Donald Trump became the 45th president of United States on Friday, and placed the battle against "radical Islamic terrorism" at the heart of his foreign policy, vowing to work with allies to destroy the militant threat.
“We will reinforce old alliances and form new ones and unite the civilised world against radical Islamic terrorism, which we will eradicate completely from the face of the earth,” he declared.
The 70-year-old Republican billionaire placed his left hand on a bible used by Abraham Lincoln and recited the 35-word oath spoken since George Washington, and then launched into a much-anticipated inaugural address.
“We, the citizens of America, are now joined in a great national effort to rebuild our country and restore its promise for all of our people,”
Trump told a crowd of hundreds of thousands massed on the National Mall.
“Together we will determine the course of America, and the world, for many, many years to come,” he said.
“From this day forward, it's going to be only America first.”
Trump's inauguration caps the improbable rise to power of the Manhattan real estate mogul, who had never before held elected office, served in the government or the armed forces.
A crowd of hundreds of thousands looked on, including outgoing president Barack Obama and Trump's defeated election opponent Hillary Clinton - who narrowly missed out on becoming America's first female president.
Meteoric political rise
When Trump descended the escalators of his glitzy New York tower in June 2015, his run for office was dismissed and even mocked.
His staff, many shunned by friends for supporting a man who has been labeled a racist and bigot by his critics, will become power players in the White House.
In the primaries, Trump dominated a crowded Republican presidential field with smash-mouth rhetoric and star power. He rode that same wave of anti-elite sentiment to victory over Clinton in the November election.
For Trump's critics, there was disbelief that a man who 19 months ago hosted “The Apprentice” is now leader of the free world.
At 70 years of age, Trump is the oldest man ever to begin work in the Oval Office.
He has vowed to tear up Obama's policies and re-examine decades-old alliances with Europe and in Asia. Beginning Friday, his team plans a rolling series of daily executive orders to roll back Obama's agenda.
His inauguration was notably more sparsely attended than that of Obama in 2009 and 2013.
Many will look to Trump's inaugural speech for efforts to unify a country divided by politics - and increasingly, by culture.
The most noted inaugural addresses had sought to lift Americans' gaze up from the rancor and troubles of the day toward the horizon and a better tomorrow.
Inaugural addresses - from Lincoln to John F. Kennedy - echo across American history. Phrases like “malice towards none” and “ask not what your country can do for you” have been carved into the vernacular.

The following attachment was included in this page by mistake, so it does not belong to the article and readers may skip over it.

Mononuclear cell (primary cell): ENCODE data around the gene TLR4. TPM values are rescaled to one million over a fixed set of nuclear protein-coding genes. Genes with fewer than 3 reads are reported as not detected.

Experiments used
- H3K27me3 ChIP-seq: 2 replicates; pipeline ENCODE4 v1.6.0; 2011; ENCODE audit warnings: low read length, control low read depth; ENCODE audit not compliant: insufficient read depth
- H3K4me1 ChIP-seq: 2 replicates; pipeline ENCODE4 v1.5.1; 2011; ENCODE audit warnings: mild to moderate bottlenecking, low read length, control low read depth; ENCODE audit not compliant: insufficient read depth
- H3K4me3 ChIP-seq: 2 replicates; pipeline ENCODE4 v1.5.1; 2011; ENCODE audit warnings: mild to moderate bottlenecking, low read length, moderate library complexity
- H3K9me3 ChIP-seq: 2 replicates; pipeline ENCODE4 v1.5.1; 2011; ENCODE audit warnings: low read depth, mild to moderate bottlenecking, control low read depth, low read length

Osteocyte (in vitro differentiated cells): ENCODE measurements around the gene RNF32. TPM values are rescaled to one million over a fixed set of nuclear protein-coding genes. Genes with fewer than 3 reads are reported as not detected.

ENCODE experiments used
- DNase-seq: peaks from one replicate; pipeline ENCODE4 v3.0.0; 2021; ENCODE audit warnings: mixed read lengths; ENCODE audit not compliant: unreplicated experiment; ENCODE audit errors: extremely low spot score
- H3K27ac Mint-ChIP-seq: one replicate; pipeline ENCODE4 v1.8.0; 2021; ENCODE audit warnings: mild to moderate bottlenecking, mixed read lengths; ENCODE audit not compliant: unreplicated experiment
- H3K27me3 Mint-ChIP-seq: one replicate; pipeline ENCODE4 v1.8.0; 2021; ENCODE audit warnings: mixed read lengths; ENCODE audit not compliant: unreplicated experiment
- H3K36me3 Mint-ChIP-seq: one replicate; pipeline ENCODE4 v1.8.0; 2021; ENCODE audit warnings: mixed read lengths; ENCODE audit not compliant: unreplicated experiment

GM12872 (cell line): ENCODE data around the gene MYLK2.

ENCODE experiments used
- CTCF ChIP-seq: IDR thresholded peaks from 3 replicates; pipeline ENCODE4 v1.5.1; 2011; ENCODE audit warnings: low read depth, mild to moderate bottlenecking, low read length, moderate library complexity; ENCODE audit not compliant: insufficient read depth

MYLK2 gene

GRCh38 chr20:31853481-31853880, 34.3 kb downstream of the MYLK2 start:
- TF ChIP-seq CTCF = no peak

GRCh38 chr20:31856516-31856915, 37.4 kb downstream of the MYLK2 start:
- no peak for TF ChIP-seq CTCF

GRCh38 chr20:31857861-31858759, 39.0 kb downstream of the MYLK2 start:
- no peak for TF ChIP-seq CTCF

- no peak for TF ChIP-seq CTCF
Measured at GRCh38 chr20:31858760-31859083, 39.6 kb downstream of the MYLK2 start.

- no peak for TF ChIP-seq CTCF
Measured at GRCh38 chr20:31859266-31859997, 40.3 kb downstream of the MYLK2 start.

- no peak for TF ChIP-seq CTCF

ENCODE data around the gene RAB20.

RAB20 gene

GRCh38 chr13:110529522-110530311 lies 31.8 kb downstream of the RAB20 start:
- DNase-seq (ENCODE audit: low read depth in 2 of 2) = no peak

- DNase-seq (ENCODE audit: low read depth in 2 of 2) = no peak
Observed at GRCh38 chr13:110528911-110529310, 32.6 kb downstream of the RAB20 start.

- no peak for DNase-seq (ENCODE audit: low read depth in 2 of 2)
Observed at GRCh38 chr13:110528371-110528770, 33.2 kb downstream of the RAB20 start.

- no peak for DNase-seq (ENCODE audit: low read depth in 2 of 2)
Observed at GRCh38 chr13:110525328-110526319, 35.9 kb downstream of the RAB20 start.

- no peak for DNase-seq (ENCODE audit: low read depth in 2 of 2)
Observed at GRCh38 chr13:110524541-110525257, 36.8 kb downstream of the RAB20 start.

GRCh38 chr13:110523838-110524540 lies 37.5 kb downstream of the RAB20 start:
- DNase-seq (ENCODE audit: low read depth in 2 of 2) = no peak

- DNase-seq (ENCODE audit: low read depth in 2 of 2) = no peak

Trump aides promised an address that is at once short - at around 20 minutes - and philosophical.
Earlier in the day, Trump had traced the steps of many presidents past, attending a prayer service at St. John's Church before heading to the White House, where he was greeted warmly by Obama.
“Mr President-elect, how are you?” Obama asked his successor, after having deposited a letter in the Resolute desk and left the Oval Office for the last time.
After his speech, Trump will attend a luncheon inside the Capitol, before heading back to the White House to begin the business of governing.
Vandalism erupts at anti-Trump protest
Police fired gas to disperse protesters after stones were thrown and windows broken in Washington on Friday ahead of Donald Trump's presidential inauguration.
As Trump, his supporters, former presidents and other dignitaries gathered on the National Mall for the swearing-in ceremony, opponents marched in nearby streets and were confronted by a heavy police presence.
Most of the noisy protests - including those by an array of anti-racist, feminist, pro-immigration, anti-war and marijuana legalisation groups - were peaceful.
But in at least one incident, black clad youths emerged from the crowds to smash windows in a bank and fast food outlet and throw stones, as riot police deployed pepper spray.
Marchers chanted: “No deportation, no KKK, no fascist USA!” A 27-year-old financial worker from Tampa Bay in Florida, who did not want to give his name for fear of retaliation by his employer, said Trump's election victory had left him fearful.
“There is nothing to hope for except for grassroots efforts to oppose him,” he told AFP.
Public interest lawyer Renee Steinhagen, 61, came down from New York to protest against Trump's inauguration.
“I'm doing this to express resistance to the change that await us,” she said.
“This administration seems more extreme than any other. This is a simple act of resistance. It's better than staying at home.”
A few blocks away, Trump's supporters chanted “USA! USA! USA!” as the president-elect arrived at the Capitol to be sworn in as the 45th US president.